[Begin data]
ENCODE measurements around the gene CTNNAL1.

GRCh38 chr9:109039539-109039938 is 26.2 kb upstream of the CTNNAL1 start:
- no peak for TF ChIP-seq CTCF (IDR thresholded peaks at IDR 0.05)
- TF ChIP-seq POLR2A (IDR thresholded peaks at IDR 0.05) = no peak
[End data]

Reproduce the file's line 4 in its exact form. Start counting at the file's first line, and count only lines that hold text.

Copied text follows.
- TF ChIP-seq POLR2A (IDR thresholded peaks at IDR 0.05) = no peak